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Daisie Register January 23 2014 2 min read

Four Top Federal IT Trends in 2014

As a part of our ongoing series of looking at the top federal IT trends that will impact federal agencies in 2014, we asked our partners at NetApp to chime in. Lee Vorthman, CTO, Federal Civilian Agencies, NetApp U.S. Public Sector, looks at the indicators of technologies that will make the most impact this year for the federal government. Read his full post:

With 2013 behind us, and as we look into the New Year, we are already beginning to see indicators of what technology will make the most impact in 2014 for the federal government. Conversations with customers and peers helped me to predict the following four trends I see making a big impact in the year ahead:

1. Flash – Increased players in flash will drive down the cost for customers, offering faster data access, less heat, and less power consumption. However, I predict it will still take another 18 – 36 months for most enterprise applications to adapt to the nuances of how flash reads and writes data.

Flash adoption is also being driven by a subtle increase in the cost of compute. As compute costs plateau or increase, customers will no longer be able to afford to nonchalantly throw compute at problems. Flash will play an increased role by helping to decrease the amount of data that is moved around networks, keeping it close to compute where it is needed and decreasing latency to improve data access and even analytics. In the next 18 months, I expect to see some really interesting technologies announced by the top flash players in order to capitalize on the performance benefits of flash. On the other hand, I also expect we will begin to see consolidation of the flash market as flash storage gets more competitive and the smaller players look for one of the few remaining exits.

2. Cloud – Customers will continue to move toward the cloud to realize the cost savings and data efficiencies of converged architectures. However, as more and more customers move to the cloud, data portability and management will become an increasing priority. Heavy cloud adopters will want increased data portability in order to take advantage of different features of the top hyperscaler cloud providers, and new cloud adopters will look for data portability to decrease risk and minimize lock in.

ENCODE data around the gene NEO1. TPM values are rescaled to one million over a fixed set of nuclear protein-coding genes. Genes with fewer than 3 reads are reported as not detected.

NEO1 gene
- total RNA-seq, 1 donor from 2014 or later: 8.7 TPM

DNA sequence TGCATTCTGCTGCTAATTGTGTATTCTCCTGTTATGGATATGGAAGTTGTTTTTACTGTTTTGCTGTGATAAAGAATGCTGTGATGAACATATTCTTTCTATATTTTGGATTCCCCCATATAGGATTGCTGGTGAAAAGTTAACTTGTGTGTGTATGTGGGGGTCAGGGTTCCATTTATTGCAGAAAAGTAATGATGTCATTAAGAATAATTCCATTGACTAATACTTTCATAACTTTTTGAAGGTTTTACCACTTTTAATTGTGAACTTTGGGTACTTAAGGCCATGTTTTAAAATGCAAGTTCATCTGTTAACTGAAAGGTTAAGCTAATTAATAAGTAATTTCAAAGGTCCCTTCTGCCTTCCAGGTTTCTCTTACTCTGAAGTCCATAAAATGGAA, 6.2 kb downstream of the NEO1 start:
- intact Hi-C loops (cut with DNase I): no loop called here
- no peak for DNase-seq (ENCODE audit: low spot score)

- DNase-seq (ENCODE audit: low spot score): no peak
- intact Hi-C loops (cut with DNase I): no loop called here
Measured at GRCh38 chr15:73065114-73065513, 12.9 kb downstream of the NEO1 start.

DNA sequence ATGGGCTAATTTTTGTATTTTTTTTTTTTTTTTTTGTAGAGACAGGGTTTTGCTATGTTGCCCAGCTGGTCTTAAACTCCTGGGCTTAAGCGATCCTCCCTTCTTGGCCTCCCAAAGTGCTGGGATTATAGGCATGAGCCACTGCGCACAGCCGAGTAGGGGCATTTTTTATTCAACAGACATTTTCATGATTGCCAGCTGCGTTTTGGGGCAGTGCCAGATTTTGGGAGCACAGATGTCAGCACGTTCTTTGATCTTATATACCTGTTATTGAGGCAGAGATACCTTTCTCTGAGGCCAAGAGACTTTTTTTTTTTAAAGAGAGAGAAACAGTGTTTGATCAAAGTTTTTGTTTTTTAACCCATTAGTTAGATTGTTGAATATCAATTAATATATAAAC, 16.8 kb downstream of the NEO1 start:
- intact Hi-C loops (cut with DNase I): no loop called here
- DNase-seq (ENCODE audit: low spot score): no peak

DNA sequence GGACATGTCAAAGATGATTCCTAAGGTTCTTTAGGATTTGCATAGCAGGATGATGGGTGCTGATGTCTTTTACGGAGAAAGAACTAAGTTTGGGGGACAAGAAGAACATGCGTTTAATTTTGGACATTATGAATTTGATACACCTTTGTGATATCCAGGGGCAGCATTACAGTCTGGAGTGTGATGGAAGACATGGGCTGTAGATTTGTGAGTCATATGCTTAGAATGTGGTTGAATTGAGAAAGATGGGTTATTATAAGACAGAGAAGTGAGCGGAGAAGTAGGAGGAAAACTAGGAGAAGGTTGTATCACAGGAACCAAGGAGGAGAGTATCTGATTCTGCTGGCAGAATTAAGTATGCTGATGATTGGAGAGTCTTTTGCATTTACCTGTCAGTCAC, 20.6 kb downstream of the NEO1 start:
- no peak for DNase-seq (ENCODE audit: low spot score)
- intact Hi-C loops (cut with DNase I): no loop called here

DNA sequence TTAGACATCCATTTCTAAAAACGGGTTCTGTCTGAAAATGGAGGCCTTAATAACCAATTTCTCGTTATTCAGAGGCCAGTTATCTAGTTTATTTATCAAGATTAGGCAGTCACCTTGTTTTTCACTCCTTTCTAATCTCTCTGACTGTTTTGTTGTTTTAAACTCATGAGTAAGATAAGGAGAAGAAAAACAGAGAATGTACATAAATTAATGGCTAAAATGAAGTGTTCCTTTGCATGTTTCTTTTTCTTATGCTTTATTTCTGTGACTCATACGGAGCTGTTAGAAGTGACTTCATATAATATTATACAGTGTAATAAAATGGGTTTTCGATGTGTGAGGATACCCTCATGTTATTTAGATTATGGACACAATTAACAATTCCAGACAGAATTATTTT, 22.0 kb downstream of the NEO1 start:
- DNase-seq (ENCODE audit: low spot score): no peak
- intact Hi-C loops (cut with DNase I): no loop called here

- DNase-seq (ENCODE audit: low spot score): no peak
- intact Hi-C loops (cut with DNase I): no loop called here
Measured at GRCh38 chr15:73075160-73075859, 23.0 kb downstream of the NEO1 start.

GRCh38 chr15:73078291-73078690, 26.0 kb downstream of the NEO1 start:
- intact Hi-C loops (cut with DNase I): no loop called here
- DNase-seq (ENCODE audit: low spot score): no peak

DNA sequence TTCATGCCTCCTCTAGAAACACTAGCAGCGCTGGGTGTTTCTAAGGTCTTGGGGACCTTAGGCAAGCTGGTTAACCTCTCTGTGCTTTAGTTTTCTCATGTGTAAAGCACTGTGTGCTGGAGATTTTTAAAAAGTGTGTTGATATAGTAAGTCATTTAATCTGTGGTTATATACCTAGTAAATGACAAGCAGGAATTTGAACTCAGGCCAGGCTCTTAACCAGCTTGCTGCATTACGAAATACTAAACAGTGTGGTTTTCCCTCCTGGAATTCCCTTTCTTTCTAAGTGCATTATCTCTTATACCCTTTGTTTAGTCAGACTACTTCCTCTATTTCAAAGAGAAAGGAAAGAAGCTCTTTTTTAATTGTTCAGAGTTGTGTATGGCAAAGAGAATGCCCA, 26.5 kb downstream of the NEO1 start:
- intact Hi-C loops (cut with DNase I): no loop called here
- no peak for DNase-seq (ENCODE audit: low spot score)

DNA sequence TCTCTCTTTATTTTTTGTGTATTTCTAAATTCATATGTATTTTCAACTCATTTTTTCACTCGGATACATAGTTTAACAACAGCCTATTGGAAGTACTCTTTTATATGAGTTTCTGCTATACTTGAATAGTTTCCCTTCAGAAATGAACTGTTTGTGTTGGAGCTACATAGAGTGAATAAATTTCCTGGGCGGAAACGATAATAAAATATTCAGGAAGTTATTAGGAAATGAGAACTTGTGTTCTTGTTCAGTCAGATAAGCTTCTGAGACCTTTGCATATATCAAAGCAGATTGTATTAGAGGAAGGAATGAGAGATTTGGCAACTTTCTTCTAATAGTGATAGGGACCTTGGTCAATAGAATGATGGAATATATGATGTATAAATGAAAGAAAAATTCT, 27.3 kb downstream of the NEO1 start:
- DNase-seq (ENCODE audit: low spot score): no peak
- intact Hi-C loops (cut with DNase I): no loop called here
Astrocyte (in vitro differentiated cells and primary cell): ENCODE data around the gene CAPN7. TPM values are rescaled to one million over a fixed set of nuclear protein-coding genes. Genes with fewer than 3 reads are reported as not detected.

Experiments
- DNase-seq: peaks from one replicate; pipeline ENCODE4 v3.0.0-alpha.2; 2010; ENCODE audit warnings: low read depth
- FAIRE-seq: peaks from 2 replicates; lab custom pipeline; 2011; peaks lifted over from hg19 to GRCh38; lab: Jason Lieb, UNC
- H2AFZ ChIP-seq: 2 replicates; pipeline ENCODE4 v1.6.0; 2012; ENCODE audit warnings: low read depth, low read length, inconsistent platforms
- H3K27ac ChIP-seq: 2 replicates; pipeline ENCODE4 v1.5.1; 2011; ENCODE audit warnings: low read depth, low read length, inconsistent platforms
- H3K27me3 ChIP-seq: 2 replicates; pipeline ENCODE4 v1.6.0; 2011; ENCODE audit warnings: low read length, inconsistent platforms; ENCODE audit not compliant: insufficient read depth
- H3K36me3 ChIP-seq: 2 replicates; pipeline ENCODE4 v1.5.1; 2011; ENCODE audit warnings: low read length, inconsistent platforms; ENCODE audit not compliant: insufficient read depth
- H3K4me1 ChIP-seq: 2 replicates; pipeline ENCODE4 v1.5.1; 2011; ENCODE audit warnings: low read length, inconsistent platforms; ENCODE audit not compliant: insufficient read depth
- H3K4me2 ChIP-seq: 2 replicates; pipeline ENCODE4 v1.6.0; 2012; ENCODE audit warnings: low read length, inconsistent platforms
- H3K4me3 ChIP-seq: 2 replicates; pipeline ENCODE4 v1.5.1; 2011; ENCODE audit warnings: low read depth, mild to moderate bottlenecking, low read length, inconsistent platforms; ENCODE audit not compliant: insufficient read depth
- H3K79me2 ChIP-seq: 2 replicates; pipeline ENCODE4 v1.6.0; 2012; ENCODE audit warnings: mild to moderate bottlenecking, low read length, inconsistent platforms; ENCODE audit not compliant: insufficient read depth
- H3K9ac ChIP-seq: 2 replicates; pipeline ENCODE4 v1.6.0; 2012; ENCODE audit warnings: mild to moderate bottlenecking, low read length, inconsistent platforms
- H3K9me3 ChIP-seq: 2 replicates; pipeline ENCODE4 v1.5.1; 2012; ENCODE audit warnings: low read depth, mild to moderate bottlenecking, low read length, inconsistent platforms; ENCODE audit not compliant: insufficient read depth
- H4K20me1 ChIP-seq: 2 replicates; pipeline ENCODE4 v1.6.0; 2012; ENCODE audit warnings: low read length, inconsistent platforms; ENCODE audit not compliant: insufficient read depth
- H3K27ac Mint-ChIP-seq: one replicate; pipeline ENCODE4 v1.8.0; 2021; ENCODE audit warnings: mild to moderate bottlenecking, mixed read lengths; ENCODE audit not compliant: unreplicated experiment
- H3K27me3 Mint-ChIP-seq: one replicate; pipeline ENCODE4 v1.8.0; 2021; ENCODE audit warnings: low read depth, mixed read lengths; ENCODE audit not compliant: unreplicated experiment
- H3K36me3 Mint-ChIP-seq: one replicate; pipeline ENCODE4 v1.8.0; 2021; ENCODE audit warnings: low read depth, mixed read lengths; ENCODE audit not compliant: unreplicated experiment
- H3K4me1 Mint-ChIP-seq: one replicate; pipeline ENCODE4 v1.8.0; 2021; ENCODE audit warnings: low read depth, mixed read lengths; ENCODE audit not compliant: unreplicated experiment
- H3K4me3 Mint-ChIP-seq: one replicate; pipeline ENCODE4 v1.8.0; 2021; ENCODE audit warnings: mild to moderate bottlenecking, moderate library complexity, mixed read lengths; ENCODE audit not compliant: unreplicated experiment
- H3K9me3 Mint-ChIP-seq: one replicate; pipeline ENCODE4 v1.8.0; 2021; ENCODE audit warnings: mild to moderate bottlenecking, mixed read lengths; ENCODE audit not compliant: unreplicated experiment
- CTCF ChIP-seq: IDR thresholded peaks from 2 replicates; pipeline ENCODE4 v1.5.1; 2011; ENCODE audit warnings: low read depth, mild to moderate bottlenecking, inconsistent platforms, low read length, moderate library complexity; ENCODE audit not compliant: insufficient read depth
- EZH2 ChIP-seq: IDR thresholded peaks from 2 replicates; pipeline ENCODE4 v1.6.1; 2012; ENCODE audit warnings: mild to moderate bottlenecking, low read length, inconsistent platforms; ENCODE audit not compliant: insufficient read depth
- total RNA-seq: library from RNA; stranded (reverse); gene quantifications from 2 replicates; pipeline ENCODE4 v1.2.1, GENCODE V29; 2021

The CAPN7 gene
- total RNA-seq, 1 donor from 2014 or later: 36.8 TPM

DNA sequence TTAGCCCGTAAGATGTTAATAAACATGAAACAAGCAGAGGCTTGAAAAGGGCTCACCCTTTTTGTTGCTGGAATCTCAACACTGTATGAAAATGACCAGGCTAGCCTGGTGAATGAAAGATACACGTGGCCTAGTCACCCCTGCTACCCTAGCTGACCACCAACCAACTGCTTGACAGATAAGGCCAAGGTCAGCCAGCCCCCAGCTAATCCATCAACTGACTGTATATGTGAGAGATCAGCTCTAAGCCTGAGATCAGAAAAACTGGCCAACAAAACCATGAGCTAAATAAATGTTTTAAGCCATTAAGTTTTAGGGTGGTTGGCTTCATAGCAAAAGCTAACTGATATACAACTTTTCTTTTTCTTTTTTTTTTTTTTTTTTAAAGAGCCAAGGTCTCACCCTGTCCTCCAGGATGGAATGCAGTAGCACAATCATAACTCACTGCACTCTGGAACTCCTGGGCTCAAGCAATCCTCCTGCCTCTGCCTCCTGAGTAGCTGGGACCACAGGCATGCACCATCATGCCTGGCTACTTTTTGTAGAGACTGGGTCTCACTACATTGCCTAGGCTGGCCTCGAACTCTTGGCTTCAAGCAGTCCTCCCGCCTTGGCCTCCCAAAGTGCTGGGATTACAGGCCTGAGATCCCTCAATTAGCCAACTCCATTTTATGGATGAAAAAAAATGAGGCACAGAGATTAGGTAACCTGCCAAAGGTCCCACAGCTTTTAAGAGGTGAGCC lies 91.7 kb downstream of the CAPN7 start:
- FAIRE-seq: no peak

3. Analytics – Analytics will continue to be a hot topic as customers attempt to extract value from their data. Within the large field of analytics, a hot topic area for 2014 will be cyber analytics. Over the course of 2013 the industry has realized that monitoring and defending their networks requires analysis of large volumes of data. I am already beginning to see job postings for Cyber Analyst positions and I expect to see a cross-pollination of cyber analytics with other heavy analytics fields such as retail, healthcare, and science.

4. OpenStack and Open Source – Organizations will continue to utilize virtualization to get greater efficiency out of their compute infrastructure; however, as the tremors of the government shutdown continue to dissipate, customers are being cautious with their budgets and therefore will look more toward open source. As customers look to expand or renew existing hypervisor infrastructures, I expect organizations to look toward OpenStack to realize cost savings and to preserve data portability as they look towards other key initiatives like cloud, analytics, or cyber.